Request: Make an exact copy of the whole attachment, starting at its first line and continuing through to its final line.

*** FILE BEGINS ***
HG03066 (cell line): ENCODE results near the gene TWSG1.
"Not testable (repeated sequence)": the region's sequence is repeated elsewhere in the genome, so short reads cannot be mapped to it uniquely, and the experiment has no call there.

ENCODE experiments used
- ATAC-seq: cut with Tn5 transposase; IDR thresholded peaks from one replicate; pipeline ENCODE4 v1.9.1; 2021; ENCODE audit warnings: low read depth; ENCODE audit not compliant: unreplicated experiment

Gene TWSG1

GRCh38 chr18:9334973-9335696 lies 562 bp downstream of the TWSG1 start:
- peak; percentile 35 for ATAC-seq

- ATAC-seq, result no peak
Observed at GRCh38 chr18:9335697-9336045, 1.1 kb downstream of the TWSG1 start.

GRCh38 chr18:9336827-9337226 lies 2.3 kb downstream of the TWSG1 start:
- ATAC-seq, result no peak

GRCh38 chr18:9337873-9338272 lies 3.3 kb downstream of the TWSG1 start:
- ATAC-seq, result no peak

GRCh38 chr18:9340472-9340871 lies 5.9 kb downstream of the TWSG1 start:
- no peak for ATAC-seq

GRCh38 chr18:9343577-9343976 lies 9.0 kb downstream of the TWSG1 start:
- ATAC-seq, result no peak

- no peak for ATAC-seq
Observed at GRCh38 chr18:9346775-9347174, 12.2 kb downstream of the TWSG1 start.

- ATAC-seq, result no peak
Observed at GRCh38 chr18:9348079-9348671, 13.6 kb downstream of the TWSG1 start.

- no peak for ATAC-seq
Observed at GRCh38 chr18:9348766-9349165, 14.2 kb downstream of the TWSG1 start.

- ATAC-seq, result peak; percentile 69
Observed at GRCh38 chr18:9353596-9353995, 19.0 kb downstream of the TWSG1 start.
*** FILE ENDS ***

HG03066 (cell line): ENCODE results near the gene TWSG1.
"Not testable (repeated sequence)": the region's sequence is repeated elsewhere in the genome, so short reads cannot be mapped to it uniquely, and the experiment has no call there.

ENCODE experiments used
- ATAC-seq: cut with Tn5 transposase; IDR thresholded peaks from one replicate; pipeline ENCODE4 v1.9.1; 2021; ENCODE audit warnings: low read depth; ENCODE audit not compliant: unreplicated experiment

Gene TWSG1

GRCh38 chr18:9334973-9335696 lies 562 bp downstream of the TWSG1 start:
- peak; percentile 35 for ATAC-seq

- ATAC-seq, result no peak
Observed at GRCh38 chr18:9335697-9336045, 1.1 kb downstream of the TWSG1 start.

GRCh38 chr18:9336827-9337226 lies 2.3 kb downstream of the TWSG1 start:
- ATAC-seq, result no peak

GRCh38 chr18:9337873-9338272 lies 3.3 kb downstream of the TWSG1 start:
- ATAC-seq, result no peak

GRCh38 chr18:9340472-9340871 lies 5.9 kb downstream of the TWSG1 start:
- no peak for ATAC-seq

GRCh38 chr18:9343577-9343976 lies 9.0 kb downstream of the TWSG1 start:
- ATAC-seq, result no peak

- no peak for ATAC-seq
Observed at GRCh38 chr18:9346775-9347174, 12.2 kb downstream of the TWSG1 start.

- ATAC-seq, result no peak
Observed at GRCh38 chr18:9348079-9348671, 13.6 kb downstream of the TWSG1 start.

- no peak for ATAC-seq
Observed at GRCh38 chr18:9348766-9349165, 14.2 kb downstream of the TWSG1 start.

- ATAC-seq, result peak; percentile 69
Observed at GRCh38 chr18:9353596-9353995, 19.0 kb downstream of the TWSG1 start.